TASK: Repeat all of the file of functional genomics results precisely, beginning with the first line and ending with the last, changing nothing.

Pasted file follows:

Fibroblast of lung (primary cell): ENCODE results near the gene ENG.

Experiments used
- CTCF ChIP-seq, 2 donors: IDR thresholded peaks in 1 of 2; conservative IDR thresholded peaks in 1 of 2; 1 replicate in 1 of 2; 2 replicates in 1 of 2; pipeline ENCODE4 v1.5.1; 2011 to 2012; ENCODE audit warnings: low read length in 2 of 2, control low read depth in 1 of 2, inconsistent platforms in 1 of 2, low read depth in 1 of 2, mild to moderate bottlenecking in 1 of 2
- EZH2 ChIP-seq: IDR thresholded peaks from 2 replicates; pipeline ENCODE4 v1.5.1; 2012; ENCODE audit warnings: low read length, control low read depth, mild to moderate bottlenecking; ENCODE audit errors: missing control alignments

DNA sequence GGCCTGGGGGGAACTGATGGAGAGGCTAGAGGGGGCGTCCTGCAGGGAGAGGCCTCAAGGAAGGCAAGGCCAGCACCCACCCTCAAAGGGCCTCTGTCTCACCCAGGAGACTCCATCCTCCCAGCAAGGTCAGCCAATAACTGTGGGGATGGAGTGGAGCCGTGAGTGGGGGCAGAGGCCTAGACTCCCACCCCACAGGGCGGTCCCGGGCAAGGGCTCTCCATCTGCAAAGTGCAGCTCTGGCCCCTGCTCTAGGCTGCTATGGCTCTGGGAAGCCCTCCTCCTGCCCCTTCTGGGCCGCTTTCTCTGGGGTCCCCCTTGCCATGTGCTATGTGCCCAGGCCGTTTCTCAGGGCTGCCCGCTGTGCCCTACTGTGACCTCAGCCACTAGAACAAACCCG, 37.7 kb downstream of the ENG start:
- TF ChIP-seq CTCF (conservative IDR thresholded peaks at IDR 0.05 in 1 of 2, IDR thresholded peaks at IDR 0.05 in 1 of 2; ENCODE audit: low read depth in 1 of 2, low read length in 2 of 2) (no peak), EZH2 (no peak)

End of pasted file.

Fibroblast of lung (primary cell): ENCODE results near the gene ENG.

Experiments used
- CTCF ChIP-seq, 2 donors: IDR thresholded peaks in 1 of 2; conservative IDR thresholded peaks in 1 of 2; 1 replicate in 1 of 2; 2 replicates in 1 of 2; pipeline ENCODE4 v1.5.1; 2011 to 2012; ENCODE audit warnings: low read length in 2 of 2, control low read depth in 1 of 2, inconsistent platforms in 1 of 2, low read depth in 1 of 2, mild to moderate bottlenecking in 1 of 2
- EZH2 ChIP-seq: IDR thresholded peaks from 2 replicates; pipeline ENCODE4 v1.5.1; 2012; ENCODE audit warnings: low read length, control low read depth, mild to moderate bottlenecking; ENCODE audit errors: missing control alignments

DNA sequence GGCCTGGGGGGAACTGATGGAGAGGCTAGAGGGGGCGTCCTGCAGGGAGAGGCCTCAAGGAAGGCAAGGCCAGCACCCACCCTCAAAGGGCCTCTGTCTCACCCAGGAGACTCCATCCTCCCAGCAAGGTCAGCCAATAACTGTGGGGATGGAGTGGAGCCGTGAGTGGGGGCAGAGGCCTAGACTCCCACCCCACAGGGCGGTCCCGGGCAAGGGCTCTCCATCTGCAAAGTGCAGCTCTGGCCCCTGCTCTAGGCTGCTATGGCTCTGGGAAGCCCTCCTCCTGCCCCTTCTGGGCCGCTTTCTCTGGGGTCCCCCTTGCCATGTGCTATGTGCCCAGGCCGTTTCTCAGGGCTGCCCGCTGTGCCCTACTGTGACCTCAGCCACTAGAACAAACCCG, 37.7 kb downstream of the ENG start:
- TF ChIP-seq CTCF (conservative IDR thresholded peaks at IDR 0.05 in 1 of 2, IDR thresholded peaks at IDR 0.05 in 1 of 2; ENCODE audit: low read depth in 1 of 2, low read length in 2 of 2) (no peak), EZH2 (no peak)